“I saw your name and thought you were local!”
My latest addiction, to my bank balance’s immense displeasure, has been the tag-team of Grab and Uber which has not only made me steadily poorer but also increased my level of laziness by a good tenfold. It’s the lifesaver to any working person – it not only lets you sleep in that precious half an hour more but you could perhaps even delude yourself into thinking you’ve gotten a good deal through the absolute lie known as Uber Pool.
By the way, Grab Hitch does work. Sometimes. If your luck was very much so in your favour.
The most consistent greeting I have gotten over my carpooling adventures is not the expected Good Morning! or Where is this Heng Mui Keng Terrace ah? but the now familiar line of questioning about my supposedly dubious ethnicity. It’s something I’ve still not gotten used to, which is surprising considering the number of times I must have cabbed since the start of the internship. Yet it’s not something I’ve given too much thought to, not until I’ve faced the exact same question at my workplace. The question had almost been accusatory, as if to blame me for deceiving them that I had been “one of them” before revealing myself to be a foreigner.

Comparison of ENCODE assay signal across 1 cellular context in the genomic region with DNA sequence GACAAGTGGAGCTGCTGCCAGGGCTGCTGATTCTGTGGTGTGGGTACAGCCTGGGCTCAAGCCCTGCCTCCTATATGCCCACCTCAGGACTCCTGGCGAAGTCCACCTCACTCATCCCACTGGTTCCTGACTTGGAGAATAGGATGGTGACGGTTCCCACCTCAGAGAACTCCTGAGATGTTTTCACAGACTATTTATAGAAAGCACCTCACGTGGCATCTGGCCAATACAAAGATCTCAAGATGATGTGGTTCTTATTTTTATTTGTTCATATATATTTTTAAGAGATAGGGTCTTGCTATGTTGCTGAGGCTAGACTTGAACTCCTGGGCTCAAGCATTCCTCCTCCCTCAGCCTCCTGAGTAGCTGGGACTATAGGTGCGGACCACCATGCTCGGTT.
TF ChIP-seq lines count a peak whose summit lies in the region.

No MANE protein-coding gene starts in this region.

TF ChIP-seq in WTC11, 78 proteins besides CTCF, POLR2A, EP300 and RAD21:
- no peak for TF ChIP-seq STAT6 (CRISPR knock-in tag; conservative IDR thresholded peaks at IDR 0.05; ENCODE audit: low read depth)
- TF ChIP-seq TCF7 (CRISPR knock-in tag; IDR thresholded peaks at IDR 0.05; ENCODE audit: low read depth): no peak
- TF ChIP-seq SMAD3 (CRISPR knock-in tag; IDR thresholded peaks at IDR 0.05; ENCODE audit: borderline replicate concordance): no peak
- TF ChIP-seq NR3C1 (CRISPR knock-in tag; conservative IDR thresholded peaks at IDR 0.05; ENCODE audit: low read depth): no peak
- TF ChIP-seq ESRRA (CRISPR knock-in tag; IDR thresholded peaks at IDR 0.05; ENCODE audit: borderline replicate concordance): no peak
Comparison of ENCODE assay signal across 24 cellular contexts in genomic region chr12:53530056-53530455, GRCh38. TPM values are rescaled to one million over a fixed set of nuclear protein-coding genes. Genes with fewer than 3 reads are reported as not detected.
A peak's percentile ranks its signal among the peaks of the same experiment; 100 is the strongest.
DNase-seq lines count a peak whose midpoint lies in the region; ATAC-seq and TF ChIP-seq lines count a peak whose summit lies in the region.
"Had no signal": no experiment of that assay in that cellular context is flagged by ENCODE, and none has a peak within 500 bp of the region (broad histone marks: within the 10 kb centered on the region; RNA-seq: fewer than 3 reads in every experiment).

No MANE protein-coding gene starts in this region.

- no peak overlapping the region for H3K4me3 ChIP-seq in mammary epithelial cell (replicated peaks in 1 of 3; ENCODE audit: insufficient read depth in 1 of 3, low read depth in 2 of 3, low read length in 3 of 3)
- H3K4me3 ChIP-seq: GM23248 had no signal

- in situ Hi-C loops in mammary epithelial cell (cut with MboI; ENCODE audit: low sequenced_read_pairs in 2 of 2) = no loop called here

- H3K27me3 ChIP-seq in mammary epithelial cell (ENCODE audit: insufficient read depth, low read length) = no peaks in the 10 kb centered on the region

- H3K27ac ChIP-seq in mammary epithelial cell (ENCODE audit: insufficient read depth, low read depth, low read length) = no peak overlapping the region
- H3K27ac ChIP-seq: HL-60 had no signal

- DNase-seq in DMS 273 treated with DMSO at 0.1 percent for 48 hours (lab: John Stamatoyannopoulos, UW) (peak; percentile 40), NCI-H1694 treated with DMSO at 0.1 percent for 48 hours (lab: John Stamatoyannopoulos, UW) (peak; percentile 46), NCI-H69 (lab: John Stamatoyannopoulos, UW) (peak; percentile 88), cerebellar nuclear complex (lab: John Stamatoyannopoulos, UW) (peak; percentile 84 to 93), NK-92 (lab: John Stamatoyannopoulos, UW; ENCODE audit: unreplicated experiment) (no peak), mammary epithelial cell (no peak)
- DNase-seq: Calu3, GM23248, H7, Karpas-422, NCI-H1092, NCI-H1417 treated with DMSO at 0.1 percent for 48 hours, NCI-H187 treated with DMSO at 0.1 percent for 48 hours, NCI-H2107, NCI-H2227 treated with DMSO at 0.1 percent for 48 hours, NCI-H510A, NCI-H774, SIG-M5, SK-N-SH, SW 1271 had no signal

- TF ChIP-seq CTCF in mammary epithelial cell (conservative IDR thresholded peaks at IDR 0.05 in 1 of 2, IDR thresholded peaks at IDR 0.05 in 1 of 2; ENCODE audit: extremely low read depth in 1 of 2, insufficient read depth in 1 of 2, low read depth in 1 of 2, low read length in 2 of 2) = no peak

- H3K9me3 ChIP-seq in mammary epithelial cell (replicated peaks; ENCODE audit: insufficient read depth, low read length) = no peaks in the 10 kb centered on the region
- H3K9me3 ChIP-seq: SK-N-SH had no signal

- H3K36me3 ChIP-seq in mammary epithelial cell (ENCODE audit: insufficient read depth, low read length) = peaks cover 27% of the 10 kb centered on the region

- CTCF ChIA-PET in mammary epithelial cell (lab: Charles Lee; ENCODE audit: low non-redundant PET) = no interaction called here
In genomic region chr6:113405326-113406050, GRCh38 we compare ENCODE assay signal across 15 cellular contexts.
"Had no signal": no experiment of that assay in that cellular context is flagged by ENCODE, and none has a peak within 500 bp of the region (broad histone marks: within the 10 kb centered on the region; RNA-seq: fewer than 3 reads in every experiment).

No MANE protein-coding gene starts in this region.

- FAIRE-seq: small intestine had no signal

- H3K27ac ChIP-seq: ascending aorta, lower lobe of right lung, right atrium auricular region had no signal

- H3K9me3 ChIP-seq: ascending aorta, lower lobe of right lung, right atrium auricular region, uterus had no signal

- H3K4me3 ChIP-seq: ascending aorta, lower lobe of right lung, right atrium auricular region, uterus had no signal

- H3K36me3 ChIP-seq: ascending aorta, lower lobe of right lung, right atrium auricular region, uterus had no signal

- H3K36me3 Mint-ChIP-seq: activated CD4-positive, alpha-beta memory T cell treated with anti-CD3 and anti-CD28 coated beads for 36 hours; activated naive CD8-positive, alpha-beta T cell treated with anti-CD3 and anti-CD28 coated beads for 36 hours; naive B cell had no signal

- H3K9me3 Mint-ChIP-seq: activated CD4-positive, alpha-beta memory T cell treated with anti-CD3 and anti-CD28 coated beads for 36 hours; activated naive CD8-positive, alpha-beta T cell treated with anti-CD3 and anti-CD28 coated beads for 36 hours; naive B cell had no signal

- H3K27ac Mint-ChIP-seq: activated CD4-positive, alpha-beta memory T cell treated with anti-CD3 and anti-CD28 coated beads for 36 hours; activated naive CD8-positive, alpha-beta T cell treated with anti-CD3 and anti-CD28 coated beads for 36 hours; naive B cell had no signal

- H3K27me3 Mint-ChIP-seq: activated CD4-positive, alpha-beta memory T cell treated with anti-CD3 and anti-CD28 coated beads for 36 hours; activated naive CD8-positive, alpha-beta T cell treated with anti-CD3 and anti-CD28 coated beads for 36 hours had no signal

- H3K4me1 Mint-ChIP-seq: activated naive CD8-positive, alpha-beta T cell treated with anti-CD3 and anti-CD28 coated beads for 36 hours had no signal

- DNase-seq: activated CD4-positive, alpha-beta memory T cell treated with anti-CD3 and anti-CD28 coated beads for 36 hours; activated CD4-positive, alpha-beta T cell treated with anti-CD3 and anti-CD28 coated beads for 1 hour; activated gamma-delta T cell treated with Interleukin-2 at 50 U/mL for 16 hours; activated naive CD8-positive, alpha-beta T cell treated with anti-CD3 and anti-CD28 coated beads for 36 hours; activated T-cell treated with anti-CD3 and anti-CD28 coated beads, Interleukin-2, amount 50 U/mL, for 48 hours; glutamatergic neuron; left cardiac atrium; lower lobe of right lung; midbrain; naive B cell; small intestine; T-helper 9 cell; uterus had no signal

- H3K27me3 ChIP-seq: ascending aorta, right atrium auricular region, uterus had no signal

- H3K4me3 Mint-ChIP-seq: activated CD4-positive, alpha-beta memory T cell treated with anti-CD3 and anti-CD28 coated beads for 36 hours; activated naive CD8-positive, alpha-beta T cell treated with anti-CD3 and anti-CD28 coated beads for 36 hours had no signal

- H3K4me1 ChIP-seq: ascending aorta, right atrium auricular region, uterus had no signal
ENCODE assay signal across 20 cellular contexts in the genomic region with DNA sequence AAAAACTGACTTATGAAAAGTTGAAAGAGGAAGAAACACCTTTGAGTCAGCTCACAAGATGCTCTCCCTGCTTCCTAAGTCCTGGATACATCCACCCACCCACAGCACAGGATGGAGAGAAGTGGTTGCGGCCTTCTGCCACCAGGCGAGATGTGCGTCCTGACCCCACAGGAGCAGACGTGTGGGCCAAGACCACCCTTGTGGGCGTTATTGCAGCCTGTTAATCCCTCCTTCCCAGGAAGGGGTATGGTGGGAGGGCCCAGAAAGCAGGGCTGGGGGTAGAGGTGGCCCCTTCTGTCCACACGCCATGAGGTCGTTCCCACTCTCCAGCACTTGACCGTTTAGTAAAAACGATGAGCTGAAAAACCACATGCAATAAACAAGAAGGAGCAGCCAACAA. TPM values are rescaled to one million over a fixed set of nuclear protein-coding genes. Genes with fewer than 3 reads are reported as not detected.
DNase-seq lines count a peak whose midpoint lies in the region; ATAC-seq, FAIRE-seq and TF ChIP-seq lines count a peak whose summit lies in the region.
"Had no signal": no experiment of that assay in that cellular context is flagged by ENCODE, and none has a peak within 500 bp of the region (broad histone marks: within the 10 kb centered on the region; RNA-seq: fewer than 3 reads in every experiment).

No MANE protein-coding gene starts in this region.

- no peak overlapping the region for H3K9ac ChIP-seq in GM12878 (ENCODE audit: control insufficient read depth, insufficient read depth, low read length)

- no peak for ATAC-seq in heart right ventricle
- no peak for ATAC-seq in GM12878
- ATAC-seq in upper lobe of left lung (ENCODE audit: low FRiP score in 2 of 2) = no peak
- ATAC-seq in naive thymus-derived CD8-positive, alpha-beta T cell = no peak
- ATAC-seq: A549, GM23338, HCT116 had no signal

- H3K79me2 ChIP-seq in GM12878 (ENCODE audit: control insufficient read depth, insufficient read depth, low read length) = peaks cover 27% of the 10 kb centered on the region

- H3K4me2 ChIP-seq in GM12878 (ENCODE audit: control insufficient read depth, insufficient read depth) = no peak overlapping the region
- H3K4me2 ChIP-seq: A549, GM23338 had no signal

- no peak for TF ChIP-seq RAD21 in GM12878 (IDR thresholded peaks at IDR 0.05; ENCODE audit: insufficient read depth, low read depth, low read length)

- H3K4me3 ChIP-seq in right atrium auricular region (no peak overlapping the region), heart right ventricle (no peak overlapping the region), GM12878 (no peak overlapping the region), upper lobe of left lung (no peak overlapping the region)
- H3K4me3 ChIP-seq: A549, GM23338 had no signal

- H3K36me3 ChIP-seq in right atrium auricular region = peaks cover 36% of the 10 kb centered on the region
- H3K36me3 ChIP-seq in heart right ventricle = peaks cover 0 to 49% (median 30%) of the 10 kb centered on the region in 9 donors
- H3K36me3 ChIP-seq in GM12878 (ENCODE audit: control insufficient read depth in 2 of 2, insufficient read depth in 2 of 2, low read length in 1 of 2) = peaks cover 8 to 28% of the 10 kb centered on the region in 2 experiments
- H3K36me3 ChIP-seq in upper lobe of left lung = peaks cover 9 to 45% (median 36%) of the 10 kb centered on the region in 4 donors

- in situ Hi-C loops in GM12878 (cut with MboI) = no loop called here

I have to admit, my name does have the deceptive quality of being suspiciously Chinese. It’s something that has been made known to me since the very first time I’ve said my name in this country, till this day when I introduce myself to anyone who is vaguely local. At this point, it’s become a routine in my conversation starters at this point. It’s perhaps just one of the many changes I’ve integrated into my life as a Singaporean.
The problem isn’t exactly that I’m constantly questioned about my identity – which should be a problem – but it is that explaining the origins behind my name and my identity usually garners a thousand added on questions. It starts with so what does your name mean? Another question I will hesitate slightly before answering. But out of the plethora of questions I am bound to face, the best one would be the one where they take on the daunting task of deciding my identity for me.
“But you don’t look very local.”